Re: [Mtgvenue] [admin-discuss] Consultation on IETF Meeting venue assessment

Jay Daley <jay@ietf.org> Thu, 04 February 2021 19:28 UTC

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From: Jay Daley <jay@ietf.org>
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Date: Fri, 5 Feb 2021 08:27:56 +1300
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To: Andrew Sullivan <ajs@anvilwalrusden.com>
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Subject: Re: [Mtgvenue] [admin-discuss] Consultation on IETF Meeting venue assessment
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Thank you Andrew, that’s very clear.

> On 5/02/2021, at 8:26 AM, Andrew Sullivan <ajs@anvilwalrusden.com> wrote:
> 
> (ObDisclaimer: I work for the Internet Society but this is just my opinion.)
> 
> On Fri, Feb 05, 2021 at 07:48:17AM +1300, Jay Daley wrote:
>> 
>> 
>> Do we take it that this means that if all the hotels support VPN access and the venue itself supports unfiltered access (i.e. no need to use a VPN for access) then that is acceptable, even if VPNs are blocked or are illegal outside of the hotels and venue?
>> 
> 
> That was my impression of the WG view at the time: such cases were not
> automatically off the table, as long as the _venue_ could support
> getting work done. My impression is that everyone recognized it was
> entirely possible that there'd turn out to be unacceptable
> restrictions anyway, but the only way to sort that out would be to try
> to see whether the unfettered access was possible.  There seemed to be
> a general preference for cases where the Internet was mostly broadly
> open, too, but I seem to recall someone pointing out in at least one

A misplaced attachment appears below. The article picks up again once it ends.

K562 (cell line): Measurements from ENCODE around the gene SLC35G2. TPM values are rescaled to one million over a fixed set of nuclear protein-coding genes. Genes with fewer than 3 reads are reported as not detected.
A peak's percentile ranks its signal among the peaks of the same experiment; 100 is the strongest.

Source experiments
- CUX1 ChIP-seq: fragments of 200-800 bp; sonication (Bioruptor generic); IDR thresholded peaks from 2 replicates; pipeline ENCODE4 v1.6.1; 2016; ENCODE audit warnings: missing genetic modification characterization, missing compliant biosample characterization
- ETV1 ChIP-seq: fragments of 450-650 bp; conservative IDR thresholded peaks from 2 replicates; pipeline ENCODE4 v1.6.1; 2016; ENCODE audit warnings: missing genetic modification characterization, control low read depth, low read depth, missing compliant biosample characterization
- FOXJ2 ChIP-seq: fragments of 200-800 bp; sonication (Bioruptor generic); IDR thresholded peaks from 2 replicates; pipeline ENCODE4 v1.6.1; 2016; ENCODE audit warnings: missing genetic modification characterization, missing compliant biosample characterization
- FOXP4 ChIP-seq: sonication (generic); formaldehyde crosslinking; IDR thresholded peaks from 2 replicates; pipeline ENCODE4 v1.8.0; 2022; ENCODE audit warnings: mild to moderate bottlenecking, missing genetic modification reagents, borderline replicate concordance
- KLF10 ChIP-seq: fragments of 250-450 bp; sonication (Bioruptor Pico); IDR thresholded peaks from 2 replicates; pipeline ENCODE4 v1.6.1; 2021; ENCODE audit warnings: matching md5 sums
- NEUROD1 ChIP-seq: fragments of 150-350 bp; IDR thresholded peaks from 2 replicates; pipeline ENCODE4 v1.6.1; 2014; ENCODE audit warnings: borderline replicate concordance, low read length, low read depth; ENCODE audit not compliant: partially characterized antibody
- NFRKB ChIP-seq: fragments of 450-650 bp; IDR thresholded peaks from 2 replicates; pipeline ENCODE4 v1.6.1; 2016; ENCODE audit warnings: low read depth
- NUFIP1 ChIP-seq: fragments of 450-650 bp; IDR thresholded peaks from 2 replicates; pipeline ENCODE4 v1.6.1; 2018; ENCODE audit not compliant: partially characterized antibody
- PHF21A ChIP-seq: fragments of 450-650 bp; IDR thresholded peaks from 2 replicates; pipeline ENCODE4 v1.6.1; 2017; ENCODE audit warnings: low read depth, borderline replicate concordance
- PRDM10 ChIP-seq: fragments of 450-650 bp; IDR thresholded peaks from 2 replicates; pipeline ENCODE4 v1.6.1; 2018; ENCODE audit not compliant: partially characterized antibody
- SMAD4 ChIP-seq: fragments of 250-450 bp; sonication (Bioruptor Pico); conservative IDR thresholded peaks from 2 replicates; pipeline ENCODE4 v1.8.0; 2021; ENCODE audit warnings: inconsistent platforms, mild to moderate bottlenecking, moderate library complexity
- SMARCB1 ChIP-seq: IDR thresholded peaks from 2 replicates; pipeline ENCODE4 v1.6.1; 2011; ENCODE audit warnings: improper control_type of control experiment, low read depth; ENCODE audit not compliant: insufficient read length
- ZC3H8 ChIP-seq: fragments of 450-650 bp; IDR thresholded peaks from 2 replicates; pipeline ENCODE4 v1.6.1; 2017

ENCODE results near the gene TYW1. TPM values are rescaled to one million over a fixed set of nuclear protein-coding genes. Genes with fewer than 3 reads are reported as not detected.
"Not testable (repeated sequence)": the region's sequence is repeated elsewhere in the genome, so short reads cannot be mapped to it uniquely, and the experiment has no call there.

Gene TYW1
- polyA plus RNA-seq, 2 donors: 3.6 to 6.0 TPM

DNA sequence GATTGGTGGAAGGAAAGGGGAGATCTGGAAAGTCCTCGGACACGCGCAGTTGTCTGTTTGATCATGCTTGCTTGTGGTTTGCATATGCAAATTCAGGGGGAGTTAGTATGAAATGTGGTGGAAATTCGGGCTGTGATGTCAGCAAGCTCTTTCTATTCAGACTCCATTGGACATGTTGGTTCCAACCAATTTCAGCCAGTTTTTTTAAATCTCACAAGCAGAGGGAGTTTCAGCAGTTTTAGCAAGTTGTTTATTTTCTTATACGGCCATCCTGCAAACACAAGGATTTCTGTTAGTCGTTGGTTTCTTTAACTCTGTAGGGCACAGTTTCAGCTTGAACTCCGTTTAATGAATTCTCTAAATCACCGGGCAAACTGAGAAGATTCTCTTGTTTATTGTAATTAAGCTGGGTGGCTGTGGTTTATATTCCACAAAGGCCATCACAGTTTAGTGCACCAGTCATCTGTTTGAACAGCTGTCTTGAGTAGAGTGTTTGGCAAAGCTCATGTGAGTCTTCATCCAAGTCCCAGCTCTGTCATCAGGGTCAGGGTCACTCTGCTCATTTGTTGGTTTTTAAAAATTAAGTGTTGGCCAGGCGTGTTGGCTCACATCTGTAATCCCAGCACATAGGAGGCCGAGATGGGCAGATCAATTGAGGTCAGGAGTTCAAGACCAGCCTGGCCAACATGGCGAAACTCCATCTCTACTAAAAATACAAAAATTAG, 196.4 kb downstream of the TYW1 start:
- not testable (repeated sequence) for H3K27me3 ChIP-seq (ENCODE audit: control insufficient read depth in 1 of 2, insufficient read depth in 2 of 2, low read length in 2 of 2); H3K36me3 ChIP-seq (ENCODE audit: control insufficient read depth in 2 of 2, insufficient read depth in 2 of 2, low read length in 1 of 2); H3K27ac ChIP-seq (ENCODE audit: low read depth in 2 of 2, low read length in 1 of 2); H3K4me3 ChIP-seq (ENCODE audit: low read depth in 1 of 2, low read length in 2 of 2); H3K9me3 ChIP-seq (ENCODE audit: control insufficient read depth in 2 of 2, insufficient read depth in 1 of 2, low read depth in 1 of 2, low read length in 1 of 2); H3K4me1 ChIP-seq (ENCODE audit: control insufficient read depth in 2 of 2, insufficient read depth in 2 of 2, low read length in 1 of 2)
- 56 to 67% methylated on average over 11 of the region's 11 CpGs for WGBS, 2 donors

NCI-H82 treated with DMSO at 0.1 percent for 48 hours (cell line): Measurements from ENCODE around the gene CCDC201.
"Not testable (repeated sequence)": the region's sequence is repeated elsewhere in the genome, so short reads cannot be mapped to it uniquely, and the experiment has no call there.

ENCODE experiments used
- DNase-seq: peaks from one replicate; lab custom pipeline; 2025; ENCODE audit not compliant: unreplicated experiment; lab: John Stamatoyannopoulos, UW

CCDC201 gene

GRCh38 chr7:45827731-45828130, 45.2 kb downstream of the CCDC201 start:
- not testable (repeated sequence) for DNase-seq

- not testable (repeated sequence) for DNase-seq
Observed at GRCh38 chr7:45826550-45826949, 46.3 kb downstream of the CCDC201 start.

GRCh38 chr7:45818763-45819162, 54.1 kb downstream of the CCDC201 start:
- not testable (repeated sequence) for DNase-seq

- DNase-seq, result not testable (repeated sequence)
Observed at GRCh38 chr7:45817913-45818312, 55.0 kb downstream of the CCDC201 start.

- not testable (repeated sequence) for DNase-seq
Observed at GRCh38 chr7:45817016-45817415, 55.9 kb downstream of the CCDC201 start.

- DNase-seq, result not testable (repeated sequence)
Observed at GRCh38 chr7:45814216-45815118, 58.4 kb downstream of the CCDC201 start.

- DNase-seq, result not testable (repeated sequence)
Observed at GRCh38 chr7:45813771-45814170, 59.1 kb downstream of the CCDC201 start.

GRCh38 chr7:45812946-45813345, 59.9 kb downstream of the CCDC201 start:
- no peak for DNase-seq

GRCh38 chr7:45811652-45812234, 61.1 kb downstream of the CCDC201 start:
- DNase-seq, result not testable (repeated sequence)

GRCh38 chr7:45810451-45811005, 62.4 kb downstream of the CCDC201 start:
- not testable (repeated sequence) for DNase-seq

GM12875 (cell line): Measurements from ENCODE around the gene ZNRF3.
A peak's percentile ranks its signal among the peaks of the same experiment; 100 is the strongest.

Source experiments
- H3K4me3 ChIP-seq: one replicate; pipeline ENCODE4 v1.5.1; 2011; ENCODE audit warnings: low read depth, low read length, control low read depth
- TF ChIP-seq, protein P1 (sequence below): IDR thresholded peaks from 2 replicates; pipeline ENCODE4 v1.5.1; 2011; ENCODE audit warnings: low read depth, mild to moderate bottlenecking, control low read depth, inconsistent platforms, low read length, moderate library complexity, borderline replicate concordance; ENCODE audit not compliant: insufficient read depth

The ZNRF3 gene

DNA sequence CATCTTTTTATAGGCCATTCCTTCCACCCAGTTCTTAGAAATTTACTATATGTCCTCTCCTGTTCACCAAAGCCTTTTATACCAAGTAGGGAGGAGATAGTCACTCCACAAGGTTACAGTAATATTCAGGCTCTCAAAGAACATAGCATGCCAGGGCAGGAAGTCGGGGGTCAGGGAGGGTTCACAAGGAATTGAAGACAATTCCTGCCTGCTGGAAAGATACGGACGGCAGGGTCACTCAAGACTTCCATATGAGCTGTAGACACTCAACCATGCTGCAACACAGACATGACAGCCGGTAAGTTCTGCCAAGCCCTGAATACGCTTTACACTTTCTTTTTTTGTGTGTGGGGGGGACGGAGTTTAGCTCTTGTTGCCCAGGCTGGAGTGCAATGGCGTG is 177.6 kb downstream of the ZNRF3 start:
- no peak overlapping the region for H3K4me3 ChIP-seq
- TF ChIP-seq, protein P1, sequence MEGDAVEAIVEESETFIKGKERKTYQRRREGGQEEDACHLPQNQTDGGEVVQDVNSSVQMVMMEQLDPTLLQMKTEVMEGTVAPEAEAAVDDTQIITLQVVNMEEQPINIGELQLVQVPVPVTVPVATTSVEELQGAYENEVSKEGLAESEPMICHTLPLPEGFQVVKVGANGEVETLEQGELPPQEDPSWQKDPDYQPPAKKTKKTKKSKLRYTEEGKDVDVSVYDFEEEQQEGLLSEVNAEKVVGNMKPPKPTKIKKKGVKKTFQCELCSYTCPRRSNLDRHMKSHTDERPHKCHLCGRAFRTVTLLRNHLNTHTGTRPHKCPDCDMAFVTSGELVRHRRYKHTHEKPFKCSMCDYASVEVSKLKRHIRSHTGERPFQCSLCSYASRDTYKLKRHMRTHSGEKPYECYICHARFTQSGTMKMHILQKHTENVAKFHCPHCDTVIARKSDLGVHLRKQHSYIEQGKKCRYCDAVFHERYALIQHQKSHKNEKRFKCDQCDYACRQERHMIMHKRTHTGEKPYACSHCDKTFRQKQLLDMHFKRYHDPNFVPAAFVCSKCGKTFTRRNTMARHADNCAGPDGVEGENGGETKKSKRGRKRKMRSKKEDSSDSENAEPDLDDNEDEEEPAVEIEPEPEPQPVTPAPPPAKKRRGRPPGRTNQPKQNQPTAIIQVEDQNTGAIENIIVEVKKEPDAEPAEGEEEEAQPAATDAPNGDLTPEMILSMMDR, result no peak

> venue that that city and country would fail the criteria if absolutely
> unfiltered access on mobile networks with prepaid cards were a
> precondition of holding a meeting there. (It was apparently a
> largely successful meeting).
> 
>> - in countries where many VPNs are blocked but VPNs per se are not illegal then does that count as filtered or unfiltered?
>> 
> 
> I believe the general point about VPNs was being able to get work
> done.  So if, for instance, VPNs are legal but only if they're
> controlled by $domestic_carrier, that won't work, because many IETF
> participants need to be able to use their corporate VPN in order to
> get work done.  I think the "can we get work done?" filter is the
> ruling one.
> 
>> - if the local situation is that VPNs are blocked or illegal then can we work with that (i.e. it fails the assessment) or do we somehow need to contact every possible satellite hotel to see if they will support VPN access as an exception to local law?
>> 
> 
> The point of writing the conditions was not to be onerous,
> particularly in the first pass, so if a country has a law or factual
> state of affairs that makes VPNs simply impossible to use it doesn't
> seem reasonable to try to work around that when doing the first pass.
> It is also plainly not ok for the IETF to ask anyone to flout local
> laws in order to attend or support IETF meetings, so in the case of
> actual laws on the books I think your answer just has to be that the
> target location can't meet the requirements, and stop there.
> 
> Best regards,
> 
> A
> 
> 
> -- 
> Andrew Sullivan
> ajs@anvilwalrusden.com
> 
> -- 
> admin-discuss mailing list
> admin-discuss@ietf.org
> https://www.ietf.org/mailman/listinfo/admin-discuss
> 

-- 
Jay Daley
IETF Executive Director
jay@ietf.org